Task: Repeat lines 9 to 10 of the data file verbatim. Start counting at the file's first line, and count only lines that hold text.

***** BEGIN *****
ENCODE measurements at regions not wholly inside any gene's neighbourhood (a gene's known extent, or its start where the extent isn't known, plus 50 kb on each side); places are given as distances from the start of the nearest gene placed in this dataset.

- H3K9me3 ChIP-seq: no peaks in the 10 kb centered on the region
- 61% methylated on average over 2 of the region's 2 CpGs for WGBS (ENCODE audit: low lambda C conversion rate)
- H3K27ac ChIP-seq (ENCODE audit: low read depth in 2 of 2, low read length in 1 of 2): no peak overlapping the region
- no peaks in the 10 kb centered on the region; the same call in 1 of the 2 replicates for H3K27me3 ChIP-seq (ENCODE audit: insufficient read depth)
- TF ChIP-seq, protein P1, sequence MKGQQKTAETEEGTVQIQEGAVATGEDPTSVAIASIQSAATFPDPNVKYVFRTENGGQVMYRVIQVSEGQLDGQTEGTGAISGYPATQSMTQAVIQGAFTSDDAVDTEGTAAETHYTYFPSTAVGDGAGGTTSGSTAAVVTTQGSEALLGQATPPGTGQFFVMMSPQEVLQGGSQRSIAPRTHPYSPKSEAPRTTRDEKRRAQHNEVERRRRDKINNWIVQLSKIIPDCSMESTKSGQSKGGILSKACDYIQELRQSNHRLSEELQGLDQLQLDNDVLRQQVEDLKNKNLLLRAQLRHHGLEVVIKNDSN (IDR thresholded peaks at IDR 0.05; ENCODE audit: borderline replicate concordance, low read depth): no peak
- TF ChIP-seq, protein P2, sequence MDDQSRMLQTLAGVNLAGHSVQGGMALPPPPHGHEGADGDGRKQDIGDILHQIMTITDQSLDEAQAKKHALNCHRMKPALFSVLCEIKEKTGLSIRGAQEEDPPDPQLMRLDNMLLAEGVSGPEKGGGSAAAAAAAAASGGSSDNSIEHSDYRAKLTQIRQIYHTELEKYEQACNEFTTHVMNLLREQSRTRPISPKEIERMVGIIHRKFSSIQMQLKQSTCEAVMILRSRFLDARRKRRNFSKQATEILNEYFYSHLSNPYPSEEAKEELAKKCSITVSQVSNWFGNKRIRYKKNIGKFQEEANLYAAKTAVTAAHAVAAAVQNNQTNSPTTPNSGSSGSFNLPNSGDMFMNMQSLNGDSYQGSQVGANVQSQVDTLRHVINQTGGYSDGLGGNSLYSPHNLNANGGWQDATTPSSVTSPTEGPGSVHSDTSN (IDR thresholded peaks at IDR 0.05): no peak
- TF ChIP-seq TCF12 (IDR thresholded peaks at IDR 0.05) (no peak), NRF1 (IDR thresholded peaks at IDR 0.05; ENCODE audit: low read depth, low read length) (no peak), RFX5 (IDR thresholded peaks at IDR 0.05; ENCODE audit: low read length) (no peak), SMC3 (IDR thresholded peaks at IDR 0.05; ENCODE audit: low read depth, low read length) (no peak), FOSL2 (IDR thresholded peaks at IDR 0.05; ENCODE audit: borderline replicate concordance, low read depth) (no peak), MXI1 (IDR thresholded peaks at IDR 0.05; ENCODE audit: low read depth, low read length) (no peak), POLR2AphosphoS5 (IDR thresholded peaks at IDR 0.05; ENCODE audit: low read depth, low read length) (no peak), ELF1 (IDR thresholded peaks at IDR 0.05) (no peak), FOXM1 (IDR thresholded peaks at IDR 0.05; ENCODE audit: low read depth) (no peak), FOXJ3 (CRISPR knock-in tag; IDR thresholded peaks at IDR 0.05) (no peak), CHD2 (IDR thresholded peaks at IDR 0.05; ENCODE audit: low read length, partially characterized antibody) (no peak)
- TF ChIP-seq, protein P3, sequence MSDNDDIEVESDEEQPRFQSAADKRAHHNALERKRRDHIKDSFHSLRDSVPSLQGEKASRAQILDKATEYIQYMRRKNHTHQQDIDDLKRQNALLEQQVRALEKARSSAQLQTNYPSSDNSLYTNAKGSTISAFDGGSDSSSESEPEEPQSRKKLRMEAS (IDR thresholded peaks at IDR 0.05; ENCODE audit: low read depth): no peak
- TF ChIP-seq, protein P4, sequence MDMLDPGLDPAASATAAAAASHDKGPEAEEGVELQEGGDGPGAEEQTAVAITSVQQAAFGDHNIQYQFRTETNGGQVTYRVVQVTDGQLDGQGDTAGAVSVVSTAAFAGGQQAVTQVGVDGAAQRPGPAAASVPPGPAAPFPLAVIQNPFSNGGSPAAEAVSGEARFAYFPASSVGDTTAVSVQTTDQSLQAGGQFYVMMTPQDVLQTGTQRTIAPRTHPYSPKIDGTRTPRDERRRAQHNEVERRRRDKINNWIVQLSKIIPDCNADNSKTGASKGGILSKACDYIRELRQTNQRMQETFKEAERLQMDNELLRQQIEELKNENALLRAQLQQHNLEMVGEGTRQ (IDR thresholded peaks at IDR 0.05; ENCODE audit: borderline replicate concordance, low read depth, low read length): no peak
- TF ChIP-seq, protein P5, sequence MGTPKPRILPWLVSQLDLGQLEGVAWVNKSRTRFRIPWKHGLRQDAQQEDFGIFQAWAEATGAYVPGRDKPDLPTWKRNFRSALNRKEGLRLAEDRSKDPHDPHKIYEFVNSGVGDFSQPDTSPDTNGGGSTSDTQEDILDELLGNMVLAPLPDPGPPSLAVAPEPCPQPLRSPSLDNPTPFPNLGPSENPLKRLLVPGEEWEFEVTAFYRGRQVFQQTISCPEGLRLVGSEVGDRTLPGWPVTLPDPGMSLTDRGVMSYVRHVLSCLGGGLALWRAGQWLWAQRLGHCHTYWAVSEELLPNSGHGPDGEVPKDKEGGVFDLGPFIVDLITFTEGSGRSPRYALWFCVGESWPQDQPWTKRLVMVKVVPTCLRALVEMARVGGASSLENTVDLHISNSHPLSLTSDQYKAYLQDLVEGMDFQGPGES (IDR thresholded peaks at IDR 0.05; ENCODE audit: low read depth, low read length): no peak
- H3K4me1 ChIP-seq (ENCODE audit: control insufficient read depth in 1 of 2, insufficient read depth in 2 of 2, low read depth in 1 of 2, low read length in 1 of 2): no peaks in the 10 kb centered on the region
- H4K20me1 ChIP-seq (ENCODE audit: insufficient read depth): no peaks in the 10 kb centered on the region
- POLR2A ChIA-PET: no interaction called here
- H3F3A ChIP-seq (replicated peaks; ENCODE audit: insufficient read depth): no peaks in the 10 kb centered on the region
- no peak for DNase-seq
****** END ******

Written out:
- TF ChIP-seq, protein P3, sequence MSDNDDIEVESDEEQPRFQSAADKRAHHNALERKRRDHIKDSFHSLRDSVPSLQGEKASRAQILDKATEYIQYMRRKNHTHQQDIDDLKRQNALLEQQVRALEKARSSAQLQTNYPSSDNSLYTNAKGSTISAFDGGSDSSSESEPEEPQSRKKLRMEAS (IDR thresholded peaks at IDR 0.05; ENCODE audit: low read depth): no peak
- TF ChIP-seq, protein P4, sequence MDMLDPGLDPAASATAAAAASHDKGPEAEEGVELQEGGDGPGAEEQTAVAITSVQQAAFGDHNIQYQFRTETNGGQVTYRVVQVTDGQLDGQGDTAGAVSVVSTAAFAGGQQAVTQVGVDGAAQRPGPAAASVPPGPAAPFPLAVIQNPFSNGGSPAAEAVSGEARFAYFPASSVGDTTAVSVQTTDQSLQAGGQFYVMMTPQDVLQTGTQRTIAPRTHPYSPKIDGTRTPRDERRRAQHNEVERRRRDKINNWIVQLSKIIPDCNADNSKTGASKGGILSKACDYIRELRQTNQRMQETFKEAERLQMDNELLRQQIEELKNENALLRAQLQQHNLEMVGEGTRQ (IDR thresholded peaks at IDR 0.05; ENCODE audit: borderline replicate concordance, low read depth, low read length): no peak